Reign of Christ | Proper 29

John 18:33-37

33 Pilate went back into the palace. He summoned Jesus and asked, “Are you the king of the Jews?”

34 Jesus answered, “Do you say this on your own or have others spoken to you about me?”

35 Pilate responded, “I’m not a Jew, am I? Your nation and its chief priests handed you over to me. What have you done?”

36 Jesus replied, “My kingdom doesn’t originate from this world. If it did, my guards would fight so that I wouldn’t have been arrested by the Jewish leaders. My kingdom isn’t from here.”

37 “So you are a king?” Pilate said.

Jesus answered, “You say that I am a king. I was born and came into the world for this reason: to testify to the truth. Whoever accepts the truth listens to my voice.”

Reign of Christ

A world-famous archaeologist who once said, “Archaeology is the search for fact, not truth. If it’s truth you’re interested in, Dr. Tyree’s philosophy class is right down the hall.”

Ok, so, that was actually Dr. Indiana Jones in Raiders of the Lost Ark, but Harrison Ford was right. Even for a movie-archaeologist. There is a difference between fact and truth, and there are differences between kinds of truth.

We talk about facts as those empirically verifiable objective things. Facts exist in reality. They can be observed and proved by the senses. If I have two apples and add two more, I have four apples. If I mix hydrogen with oxygen and then light it with a match, I’m going to get a really big explosion…and water.

Truth is, seemingly, a little more difficult to nail down. Truth can have the quality of being more subjective than objective, it can be relative or universal. Truth is sometimes defined as what an individual person has come to believe about the state of something or someone. That’s relative truth, and it’s not the same for everyone. My wife and I still disagree about the temperature. In summer, she’s fine with scorching heat in the house so long as it’s not too humid, so I roast. But, in winter, she’s like an arctic fox who needs to feel the cold, so I freeze.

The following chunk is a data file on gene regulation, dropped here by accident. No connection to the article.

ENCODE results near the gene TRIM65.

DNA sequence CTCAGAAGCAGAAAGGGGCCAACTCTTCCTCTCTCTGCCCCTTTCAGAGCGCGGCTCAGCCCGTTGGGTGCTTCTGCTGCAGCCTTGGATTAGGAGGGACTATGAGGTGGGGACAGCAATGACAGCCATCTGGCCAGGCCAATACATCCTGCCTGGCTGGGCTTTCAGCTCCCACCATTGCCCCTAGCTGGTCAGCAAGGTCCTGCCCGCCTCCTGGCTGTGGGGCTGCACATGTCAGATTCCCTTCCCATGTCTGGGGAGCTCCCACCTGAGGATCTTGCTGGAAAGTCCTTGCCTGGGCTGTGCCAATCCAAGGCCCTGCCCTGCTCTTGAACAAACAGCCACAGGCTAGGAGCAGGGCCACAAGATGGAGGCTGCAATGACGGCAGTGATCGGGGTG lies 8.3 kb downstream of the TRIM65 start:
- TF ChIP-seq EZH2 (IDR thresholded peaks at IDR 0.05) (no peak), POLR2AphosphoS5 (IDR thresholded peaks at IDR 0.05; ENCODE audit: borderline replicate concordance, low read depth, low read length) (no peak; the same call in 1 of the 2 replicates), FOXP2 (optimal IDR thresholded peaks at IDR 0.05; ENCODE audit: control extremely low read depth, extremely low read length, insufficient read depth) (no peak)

On the other hand, logic requires us to admit that universal and absolute truths exist. After all, if anyone who believes that all truth is relative and thus states, All truth is relative, there is no such thing as absolute truth, then that person has already contradicted themselves by stating the absolute truth that there is no absolute truth.

John’s theme of truth is a central point in this text. When Jesus encounters Pontius Pilate, it’s an encounter between an intellectual understanding of truth, which we find in Pilate, and truth as divine revelation, which we find in Jesus. Years after this encounter, one of the early Christian Fathers named Tertullian would ask one of the most enduring questions in Christianity: “What, indeed, has Athens to do with Jerusalem?” (Prescription Against Heretics, 7). Athens represented philosophy and empirical truth. Jerusalem represented the truth of divine revelation. John tells us that Jesus is identified with God’s truth (c.f. 1:9, 14), and is, himself, the truth (c.f. 14:6).